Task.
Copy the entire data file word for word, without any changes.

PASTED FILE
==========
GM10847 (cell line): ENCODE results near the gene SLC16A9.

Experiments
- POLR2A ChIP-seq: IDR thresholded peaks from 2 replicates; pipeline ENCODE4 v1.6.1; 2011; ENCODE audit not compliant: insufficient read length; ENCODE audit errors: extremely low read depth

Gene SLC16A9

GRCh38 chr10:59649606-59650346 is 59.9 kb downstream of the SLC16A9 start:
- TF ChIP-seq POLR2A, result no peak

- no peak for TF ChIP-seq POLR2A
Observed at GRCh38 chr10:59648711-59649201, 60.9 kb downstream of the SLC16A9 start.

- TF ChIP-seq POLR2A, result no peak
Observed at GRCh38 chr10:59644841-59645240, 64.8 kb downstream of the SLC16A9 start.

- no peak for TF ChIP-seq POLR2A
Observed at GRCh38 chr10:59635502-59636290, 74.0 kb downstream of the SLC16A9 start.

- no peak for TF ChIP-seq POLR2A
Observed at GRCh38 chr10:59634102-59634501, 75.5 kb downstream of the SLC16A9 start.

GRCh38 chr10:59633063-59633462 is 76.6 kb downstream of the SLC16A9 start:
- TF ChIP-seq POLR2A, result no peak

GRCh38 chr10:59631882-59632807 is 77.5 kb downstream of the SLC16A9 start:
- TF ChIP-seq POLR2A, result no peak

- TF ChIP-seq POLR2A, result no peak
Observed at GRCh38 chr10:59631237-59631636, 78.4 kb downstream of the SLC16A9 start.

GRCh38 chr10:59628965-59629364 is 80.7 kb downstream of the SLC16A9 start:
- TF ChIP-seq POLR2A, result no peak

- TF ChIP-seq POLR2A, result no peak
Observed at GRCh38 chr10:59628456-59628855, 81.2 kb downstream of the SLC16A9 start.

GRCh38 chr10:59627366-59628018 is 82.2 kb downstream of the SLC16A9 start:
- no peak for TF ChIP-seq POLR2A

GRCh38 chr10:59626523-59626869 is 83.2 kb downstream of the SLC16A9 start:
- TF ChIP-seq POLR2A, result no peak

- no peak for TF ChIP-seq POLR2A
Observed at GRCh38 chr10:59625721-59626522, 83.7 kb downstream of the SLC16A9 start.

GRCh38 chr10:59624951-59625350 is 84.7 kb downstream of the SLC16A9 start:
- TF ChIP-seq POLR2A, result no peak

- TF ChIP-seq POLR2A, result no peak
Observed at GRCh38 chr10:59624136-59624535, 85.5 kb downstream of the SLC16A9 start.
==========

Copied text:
GM10847 (cell line): ENCODE results near the gene SLC16A9.

Experiments
- POLR2A ChIP-seq: IDR thresholded peaks from 2 replicates; pipeline ENCODE4 v1.6.1; 2011; ENCODE audit not compliant: insufficient read length; ENCODE audit errors: extremely low read depth

Gene SLC16A9

GRCh38 chr10:59649606-59650346 is 59.9 kb downstream of the SLC16A9 start:
- TF ChIP-seq POLR2A, result no peak

- no peak for TF ChIP-seq POLR2A
Observed at GRCh38 chr10:59648711-59649201, 60.9 kb downstream of the SLC16A9 start.

- TF ChIP-seq POLR2A, result no peak
Observed at GRCh38 chr10:59644841-59645240, 64.8 kb downstream of the SLC16A9 start.

- no peak for TF ChIP-seq POLR2A
Observed at GRCh38 chr10:59635502-59636290, 74.0 kb downstream of the SLC16A9 start.

- no peak for TF ChIP-seq POLR2A
Observed at GRCh38 chr10:59634102-59634501, 75.5 kb downstream of the SLC16A9 start.

GRCh38 chr10:59633063-59633462 is 76.6 kb downstream of the SLC16A9 start:
- TF ChIP-seq POLR2A, result no peak

GRCh38 chr10:59631882-59632807 is 77.5 kb downstream of the SLC16A9 start:
- TF ChIP-seq POLR2A, result no peak

- TF ChIP-seq POLR2A, result no peak
Observed at GRCh38 chr10:59631237-59631636, 78.4 kb downstream of the SLC16A9 start.

GRCh38 chr10:59628965-59629364 is 80.7 kb downstream of the SLC16A9 start:
- TF ChIP-seq POLR2A, result no peak

- TF ChIP-seq POLR2A, result no peak
Observed at GRCh38 chr10:59628456-59628855, 81.2 kb downstream of the SLC16A9 start.

GRCh38 chr10:59627366-59628018 is 82.2 kb downstream of the SLC16A9 start:
- no peak for TF ChIP-seq POLR2A

GRCh38 chr10:59626523-59626869 is 83.2 kb downstream of the SLC16A9 start:
- TF ChIP-seq POLR2A, result no peak

- no peak for TF ChIP-seq POLR2A
Observed at GRCh38 chr10:59625721-59626522, 83.7 kb downstream of the SLC16A9 start.

GRCh38 chr10:59624951-59625350 is 84.7 kb downstream of the SLC16A9 start:
- TF ChIP-seq POLR2A, result no peak

- TF ChIP-seq POLR2A, result no peak
Observed at GRCh38 chr10:59624136-59624535, 85.5 kb downstream of the SLC16A9 start.